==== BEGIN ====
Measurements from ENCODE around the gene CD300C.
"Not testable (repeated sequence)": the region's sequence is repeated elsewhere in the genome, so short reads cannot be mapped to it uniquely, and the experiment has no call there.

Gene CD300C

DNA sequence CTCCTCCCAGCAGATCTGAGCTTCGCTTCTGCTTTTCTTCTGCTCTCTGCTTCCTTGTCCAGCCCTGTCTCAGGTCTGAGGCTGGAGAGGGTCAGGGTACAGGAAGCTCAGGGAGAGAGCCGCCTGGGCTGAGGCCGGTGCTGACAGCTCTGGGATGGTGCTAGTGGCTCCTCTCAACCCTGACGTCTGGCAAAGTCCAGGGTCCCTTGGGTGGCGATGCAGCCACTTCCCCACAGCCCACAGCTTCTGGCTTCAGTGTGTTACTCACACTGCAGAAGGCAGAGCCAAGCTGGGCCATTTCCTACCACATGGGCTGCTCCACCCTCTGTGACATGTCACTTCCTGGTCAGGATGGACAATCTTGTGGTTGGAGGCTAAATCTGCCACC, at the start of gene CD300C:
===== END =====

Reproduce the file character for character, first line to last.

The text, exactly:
Measurements from ENCODE around the gene CD300C.
"Not testable (repeated sequence)": the region's sequence is repeated elsewhere in the genome, so short reads cannot be mapped to it uniquely, and the experiment has no call there.

Gene CD300C

DNA sequence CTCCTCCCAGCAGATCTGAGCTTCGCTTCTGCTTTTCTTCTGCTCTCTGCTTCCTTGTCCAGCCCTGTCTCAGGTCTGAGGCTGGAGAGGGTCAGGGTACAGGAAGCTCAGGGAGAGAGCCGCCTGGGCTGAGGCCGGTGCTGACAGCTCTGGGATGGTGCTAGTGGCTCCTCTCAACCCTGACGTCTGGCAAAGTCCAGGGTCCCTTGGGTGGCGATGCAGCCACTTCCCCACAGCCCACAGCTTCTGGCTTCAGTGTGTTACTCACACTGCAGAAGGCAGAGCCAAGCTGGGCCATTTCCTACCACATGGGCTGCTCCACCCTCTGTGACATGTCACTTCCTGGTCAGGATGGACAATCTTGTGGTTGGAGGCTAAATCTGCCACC, at the start of gene CD300C: